Whether you need to hire employees, are facing layoffs, or have to let an employee go, we have resources and information that can help you.
The federal government shutdown is having a ripple effect on businesses in our communities. To minimize the impact on businesses, ESD has implemented emergency rules to assist workers and keep dollars flowing in your communities. We also encourage businesses suffering economic hardship to consider SharedWork or standby for their employees.
For more information: Shutdown FAQ for Employers
Paid Family and Medical Leave is an essential benefit that strengthens companies by ensuring every employee can take paid time for care when needed. This new statewide insurance program will make Washington an even better place to live, work and do business. In 2020, our program will be the strongest in the nation and a model for other states looking to implement this benefit. To build the program, requirements for employers began on Jan. 1, 2019.
Learn more on our new website at www.paidleave.wa.gov
Download the Paid Family and Medical Leave employer toolkit.
WorkSource is a partnership of organizations, including the Employment Security Department, that is committed to developing a workforce with the skills your business needs.
Our business solutions professionals can help you make connections to grow and sustain your business, including:
- Workforce planning.
- Labor market data
- Online recruitment tools at WorkSourceWA.com.
- Staffing resources, including job fairs and hiring events.
- Tax incentives.
- Worker training.
- Layoff aversion and/or assistance.
WorkSource services are free to employers thanks to careful stewardship of public funding and leveraged resources. Please take time to watch this video on WorkSourceWA.com and WorkSource services.
When there is a job separation, employees will likely apply for unemployment benefits. An employer will then receive and be required to respond to paperwork from the Employment Security Department (ESD). We will send you notices about benefits your employees collect or try to collect. Always review these notices carefully to make sure your account reflects the correct benefit charges and to help reduce fraud.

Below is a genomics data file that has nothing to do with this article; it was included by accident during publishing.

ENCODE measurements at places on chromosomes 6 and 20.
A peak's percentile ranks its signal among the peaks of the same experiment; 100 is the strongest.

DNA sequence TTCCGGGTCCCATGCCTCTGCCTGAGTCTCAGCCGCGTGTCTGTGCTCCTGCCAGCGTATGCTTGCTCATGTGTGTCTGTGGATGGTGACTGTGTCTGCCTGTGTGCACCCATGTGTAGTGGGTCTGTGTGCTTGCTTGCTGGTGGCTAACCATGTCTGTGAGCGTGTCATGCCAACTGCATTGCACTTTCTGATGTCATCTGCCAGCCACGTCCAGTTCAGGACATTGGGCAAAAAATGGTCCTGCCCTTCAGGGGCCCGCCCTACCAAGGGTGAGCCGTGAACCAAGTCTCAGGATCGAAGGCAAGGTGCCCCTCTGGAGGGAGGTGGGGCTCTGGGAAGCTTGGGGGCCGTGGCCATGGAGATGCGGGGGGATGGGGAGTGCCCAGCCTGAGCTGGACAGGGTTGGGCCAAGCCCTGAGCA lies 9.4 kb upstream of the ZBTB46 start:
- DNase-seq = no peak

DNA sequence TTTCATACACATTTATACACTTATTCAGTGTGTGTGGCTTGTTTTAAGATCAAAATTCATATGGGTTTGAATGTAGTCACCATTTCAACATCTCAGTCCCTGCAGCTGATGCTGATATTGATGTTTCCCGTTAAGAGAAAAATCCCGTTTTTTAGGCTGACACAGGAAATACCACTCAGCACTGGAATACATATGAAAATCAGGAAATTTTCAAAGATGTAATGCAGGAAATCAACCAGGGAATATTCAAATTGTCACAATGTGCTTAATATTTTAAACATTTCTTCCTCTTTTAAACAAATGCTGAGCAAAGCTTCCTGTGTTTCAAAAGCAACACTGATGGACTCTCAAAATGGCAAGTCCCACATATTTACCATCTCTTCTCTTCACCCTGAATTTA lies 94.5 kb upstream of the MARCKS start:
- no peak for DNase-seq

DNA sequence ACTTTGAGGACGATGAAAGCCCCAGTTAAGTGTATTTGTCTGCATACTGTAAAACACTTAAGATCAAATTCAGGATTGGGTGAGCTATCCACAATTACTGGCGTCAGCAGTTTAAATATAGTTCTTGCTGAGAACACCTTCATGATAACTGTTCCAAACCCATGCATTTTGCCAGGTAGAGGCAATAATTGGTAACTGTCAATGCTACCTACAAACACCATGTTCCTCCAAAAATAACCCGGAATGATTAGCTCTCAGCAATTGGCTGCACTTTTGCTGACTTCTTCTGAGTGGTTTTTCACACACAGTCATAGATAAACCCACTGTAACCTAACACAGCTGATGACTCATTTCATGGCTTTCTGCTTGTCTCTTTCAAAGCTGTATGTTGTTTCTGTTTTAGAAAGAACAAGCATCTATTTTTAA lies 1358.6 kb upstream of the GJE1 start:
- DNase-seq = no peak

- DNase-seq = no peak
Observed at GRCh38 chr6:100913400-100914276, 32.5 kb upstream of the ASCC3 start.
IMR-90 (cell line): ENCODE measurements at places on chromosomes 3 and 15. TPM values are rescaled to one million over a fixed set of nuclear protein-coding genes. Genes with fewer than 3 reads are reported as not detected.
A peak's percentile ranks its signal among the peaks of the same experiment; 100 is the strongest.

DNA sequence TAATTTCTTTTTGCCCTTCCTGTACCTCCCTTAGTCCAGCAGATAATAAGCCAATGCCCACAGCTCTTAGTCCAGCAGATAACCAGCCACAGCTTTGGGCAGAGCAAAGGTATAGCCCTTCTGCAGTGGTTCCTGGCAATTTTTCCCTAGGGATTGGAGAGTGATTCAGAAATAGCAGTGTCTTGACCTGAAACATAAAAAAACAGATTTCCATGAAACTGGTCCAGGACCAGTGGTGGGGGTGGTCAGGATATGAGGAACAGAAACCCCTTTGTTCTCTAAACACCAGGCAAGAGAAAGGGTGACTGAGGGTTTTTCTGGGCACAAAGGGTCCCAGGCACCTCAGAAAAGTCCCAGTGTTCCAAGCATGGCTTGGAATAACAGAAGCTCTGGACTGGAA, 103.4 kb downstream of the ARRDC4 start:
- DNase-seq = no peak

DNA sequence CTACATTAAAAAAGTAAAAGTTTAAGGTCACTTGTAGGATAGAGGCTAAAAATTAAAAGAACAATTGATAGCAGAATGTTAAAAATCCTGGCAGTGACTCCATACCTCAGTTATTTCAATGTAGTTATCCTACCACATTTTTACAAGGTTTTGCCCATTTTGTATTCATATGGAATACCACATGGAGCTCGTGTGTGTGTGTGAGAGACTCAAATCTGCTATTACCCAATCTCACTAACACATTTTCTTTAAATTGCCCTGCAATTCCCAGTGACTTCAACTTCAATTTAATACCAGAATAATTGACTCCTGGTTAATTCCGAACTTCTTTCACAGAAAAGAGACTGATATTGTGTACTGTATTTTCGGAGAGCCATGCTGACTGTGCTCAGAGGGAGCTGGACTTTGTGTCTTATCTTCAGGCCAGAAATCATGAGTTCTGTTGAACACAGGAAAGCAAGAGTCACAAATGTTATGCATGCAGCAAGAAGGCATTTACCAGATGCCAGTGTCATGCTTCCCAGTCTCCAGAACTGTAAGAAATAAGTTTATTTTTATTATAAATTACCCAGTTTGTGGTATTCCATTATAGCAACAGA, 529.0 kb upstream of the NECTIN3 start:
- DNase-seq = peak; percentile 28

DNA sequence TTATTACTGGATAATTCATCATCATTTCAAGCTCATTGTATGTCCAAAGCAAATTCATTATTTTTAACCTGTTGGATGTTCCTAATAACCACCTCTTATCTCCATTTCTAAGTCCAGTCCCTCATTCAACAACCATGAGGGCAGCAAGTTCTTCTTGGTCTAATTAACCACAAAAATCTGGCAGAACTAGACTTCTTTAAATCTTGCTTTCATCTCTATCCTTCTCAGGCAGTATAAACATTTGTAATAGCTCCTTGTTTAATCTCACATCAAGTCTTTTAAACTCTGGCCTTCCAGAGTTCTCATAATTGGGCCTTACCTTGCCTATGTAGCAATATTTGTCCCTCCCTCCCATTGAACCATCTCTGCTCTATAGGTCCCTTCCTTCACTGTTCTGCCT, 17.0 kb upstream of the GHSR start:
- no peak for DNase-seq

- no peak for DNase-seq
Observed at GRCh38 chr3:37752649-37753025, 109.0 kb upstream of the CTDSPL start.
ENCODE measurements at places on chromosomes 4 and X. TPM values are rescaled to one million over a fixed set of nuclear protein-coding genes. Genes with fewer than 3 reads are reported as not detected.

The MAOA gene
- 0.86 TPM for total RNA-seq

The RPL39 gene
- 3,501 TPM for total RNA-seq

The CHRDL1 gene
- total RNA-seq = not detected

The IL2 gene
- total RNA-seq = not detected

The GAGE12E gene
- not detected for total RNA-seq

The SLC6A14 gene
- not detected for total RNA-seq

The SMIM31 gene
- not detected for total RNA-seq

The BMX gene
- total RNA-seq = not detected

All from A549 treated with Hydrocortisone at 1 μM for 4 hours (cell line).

Below are the forms you will receive, and some information about the process.
What you'll receive from us:
Request for Separation Information
Lists the reason your former employee gave for no longer working for you. Please respond to this notice within 10 days or the department may allow benefits based on the weight of evidence.
Notice to base year employer
Summarizes the wage data you provided and shows the benefit amount for the employee named. This must be received or postmarked within 30 days of the date your first notice was mailed
You will receive this form if you report wages for an employee on your tax report and there is a high probability that the employee received unemployment benefits for the same time period.
When one of your former employees files for unemployment benefits, we will let you know. We ask you for information that will help us make a decision to grant or deny benefits. Your facts are important to our decision-making process. The links below detail your rights and responsibilities, and answer the common questions we receive from employers.
Information we will need from you
Find out what information we will need from you when a former employee files for unemployment benefits.
Unemployment eligibility for workers
The decision to allow or deny benefits is based on the information provided to us. Your prompt response is important, as we will consider any facts you provide in our decision process.
Disagree with claim filed?
If you disagree with the information the claimant provided to us, you must respond to the notice we send you.
Temporary layoffs and standby rules
Standby waives the job-search requirements while workers are collecting unemployment benefits during the approved standby period.